Entertaining by yourself

About three years ago, I decided it was time I repaid all the invitations I’d had over the years and start entertaining people in my own home. The impetus was twofold: I finally owned a house that felt like ‘me’ so I was happy to invite friends in; and I received a gift from the real estate company who brokered the deal for my house in the form of a catered dinner for 6 to say, ‘thank you for giving us a big wad of your money when you bought your house’.

It took a while before the house and I were ready to entertain (I had to get a new kitchen installed, for one thing), but eventually I invited 5 friends and got busy heating up the rather elegant meal delivered to my doorstep.

This is the easiest way to entertain alone: get someone else to cook the food. The only real challenge in this escapade was finding 5 friends, since most people come in pairs. I managed to find a friend whose wife was out of town so he made a 5th. We had a fine evening, good company and conversation, and the food was more delicious than I could have produced.

Doing the cooking myself is a different challenge. I have found that cooking for a couple plus myself is fine and if I plan the menu right, it’s not too hard to get food onto the table without abandoning my guests while I cook. My kitchen is not entirely open plan and besides, I can’t cook and talk at the same time, so preparation is key, as is having things that don’t require precision timing.

Cooking for larger groups can be difficult because I struggle to get the quantities right. I’m used to gauging how much is right for one and it’s hard to scale up. Roasts are good – they just sit and cook with no intervention required, and they make the house smell delicious when the guests arrive. Also: leftovers.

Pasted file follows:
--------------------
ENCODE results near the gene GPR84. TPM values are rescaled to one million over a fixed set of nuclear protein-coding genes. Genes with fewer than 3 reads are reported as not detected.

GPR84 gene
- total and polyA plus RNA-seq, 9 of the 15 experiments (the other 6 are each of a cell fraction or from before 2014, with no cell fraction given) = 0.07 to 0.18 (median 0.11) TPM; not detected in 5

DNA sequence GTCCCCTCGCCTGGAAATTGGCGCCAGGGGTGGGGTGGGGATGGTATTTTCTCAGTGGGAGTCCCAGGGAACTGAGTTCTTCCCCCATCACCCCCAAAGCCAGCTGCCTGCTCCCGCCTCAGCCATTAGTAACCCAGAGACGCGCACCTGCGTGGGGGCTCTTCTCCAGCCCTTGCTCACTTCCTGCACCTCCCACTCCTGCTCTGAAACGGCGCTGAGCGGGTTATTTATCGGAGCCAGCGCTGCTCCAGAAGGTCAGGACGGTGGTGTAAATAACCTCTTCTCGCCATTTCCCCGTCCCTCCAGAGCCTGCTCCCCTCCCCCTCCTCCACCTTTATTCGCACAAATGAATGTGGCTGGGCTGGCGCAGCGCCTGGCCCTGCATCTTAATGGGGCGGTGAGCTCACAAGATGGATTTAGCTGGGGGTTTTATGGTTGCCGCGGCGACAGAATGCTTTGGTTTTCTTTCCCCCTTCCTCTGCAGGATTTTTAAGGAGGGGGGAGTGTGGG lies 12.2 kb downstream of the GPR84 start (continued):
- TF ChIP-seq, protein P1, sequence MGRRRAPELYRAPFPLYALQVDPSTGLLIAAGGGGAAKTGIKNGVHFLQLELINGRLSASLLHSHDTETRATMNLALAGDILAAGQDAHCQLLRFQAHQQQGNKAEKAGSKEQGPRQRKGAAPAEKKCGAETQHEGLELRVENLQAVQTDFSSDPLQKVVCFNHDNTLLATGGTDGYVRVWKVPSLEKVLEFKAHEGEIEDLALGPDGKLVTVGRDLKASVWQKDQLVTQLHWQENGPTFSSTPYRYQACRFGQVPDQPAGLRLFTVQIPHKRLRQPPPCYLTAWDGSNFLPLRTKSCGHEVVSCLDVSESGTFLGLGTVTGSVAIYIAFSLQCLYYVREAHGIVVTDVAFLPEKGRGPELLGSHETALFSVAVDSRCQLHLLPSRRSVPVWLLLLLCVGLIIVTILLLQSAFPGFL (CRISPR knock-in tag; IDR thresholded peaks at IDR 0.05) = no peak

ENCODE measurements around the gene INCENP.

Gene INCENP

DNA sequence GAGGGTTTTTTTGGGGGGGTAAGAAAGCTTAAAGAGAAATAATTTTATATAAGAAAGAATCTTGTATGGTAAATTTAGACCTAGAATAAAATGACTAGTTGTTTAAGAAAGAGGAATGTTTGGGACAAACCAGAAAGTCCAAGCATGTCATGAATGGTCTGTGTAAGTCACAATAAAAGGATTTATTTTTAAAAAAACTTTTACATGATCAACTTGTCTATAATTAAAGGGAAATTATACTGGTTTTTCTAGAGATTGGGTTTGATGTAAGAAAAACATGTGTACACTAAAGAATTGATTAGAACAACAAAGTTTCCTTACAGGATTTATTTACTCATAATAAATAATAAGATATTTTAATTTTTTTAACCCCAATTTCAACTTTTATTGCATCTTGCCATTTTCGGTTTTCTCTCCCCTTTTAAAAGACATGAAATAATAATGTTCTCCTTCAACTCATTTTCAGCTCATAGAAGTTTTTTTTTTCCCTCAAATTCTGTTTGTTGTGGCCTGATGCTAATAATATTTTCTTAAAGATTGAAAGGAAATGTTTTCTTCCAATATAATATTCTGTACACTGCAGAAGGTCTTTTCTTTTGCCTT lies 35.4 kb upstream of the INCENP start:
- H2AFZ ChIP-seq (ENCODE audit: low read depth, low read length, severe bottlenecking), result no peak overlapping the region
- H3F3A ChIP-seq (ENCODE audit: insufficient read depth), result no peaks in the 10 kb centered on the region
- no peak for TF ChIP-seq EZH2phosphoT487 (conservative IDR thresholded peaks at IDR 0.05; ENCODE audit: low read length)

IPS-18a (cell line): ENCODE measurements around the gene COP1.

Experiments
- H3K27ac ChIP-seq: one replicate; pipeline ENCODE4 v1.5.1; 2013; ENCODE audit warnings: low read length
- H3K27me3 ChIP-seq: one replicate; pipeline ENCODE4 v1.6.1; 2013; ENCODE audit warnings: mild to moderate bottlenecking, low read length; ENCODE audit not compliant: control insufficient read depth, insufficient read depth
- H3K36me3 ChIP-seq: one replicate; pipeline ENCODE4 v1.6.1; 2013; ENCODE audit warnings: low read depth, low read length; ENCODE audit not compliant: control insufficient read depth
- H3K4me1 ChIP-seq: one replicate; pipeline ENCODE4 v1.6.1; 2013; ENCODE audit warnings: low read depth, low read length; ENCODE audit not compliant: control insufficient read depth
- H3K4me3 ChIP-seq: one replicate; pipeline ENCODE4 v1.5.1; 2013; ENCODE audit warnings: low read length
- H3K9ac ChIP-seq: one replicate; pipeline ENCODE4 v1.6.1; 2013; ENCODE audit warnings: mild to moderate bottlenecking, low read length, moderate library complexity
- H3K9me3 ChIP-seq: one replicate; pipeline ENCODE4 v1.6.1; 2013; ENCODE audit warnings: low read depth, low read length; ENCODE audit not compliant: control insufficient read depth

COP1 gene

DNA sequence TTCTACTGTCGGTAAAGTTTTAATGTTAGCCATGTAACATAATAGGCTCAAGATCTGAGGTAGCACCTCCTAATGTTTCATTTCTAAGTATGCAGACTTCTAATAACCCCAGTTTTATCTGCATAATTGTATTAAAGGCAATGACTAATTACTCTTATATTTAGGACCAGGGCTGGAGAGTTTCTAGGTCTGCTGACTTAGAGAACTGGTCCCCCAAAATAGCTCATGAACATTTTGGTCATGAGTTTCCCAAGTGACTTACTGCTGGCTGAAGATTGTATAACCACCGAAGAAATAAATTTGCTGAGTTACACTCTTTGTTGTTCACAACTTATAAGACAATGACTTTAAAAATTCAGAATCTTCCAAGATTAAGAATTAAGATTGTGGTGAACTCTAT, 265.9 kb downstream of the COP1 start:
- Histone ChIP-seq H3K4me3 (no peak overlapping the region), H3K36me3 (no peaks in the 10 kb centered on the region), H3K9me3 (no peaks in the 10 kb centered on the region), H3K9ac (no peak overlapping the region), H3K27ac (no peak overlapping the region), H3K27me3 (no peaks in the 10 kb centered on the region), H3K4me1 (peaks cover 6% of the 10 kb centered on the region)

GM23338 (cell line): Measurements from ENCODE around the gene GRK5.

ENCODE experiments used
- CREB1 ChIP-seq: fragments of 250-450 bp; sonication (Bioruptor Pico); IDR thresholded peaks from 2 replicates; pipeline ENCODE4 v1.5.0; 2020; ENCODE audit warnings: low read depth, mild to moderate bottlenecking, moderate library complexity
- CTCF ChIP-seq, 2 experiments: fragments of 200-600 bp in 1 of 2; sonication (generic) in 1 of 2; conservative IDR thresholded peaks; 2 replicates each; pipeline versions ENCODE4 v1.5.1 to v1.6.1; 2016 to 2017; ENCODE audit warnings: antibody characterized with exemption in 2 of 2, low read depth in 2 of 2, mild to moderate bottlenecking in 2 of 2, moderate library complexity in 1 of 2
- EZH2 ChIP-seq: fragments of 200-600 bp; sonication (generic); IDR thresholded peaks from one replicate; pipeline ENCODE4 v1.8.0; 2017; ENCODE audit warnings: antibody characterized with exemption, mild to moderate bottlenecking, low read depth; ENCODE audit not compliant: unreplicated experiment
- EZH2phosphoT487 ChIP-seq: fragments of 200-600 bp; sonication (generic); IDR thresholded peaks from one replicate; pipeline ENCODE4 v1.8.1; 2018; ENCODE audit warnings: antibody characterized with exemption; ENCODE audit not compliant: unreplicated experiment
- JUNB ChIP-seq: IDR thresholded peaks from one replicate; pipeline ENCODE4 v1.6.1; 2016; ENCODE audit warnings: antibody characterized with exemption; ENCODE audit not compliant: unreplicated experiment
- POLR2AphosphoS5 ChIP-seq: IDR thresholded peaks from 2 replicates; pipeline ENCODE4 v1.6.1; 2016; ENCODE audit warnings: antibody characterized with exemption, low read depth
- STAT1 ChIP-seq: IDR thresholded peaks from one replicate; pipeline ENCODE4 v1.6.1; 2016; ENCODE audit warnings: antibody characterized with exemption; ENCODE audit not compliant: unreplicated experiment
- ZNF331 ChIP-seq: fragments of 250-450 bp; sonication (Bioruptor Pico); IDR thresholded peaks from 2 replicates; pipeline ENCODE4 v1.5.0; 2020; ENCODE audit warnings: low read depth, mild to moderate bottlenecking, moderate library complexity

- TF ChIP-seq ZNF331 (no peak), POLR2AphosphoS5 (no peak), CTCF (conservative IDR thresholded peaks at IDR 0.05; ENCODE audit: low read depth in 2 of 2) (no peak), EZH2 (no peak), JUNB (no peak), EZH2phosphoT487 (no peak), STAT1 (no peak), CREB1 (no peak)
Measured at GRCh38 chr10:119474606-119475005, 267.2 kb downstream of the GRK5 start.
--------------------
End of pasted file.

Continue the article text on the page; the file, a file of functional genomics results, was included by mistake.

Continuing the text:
But cooking is only one part of the challenge of solo entertaining. The social advantage of having two or more couples over is that they can talk to each other while I crash around in the kitchen. This takes the pressure off me to be both Witty Conversationalist and MasterChef at the same time. Conversely, entertaining just one couple can be tricky because they don’t want to entertain each other while I cook, so I try to cook and talk with the result that the broccoli gets boiled to death.

In A House By The Sea, May Sarton wrote,

Only people who live alone … can understand the agitation that “entertaining” even a single guest induces.

Guests don’t really come for food, at least not in my case: they could eat better at any of hundreds of restaurants in town or in their own homes. They come to see me and spend time talking with me. This causes me great anxiety because I will have to keep the conversation going all evening. I will have to think of things to talk about, and to respond to and delve into what they say. Sometimes it can be very draining listening to others talk, not because they are boring but simply because listening well takes focus and concentration, and that is tiring.

Since I got sick two years ago, it’s been harder and harder to muster the energy to entertain at home. Consequently, I’ve done little recently. I’ve resorted to going out to a restaurant occasionally, or cooking lunch or dinner for one friend at a time. I have found this both manageable and enjoyable. There’s something relaxing and intimate about having a friend stand at one end of the kitchen bench with a glass of wine, bringing me up to date with the goings on in their life, while I stir stock into a risotto.

There’s a nice symmetry here: I live alone, I entertain one person at a time. It works.

 

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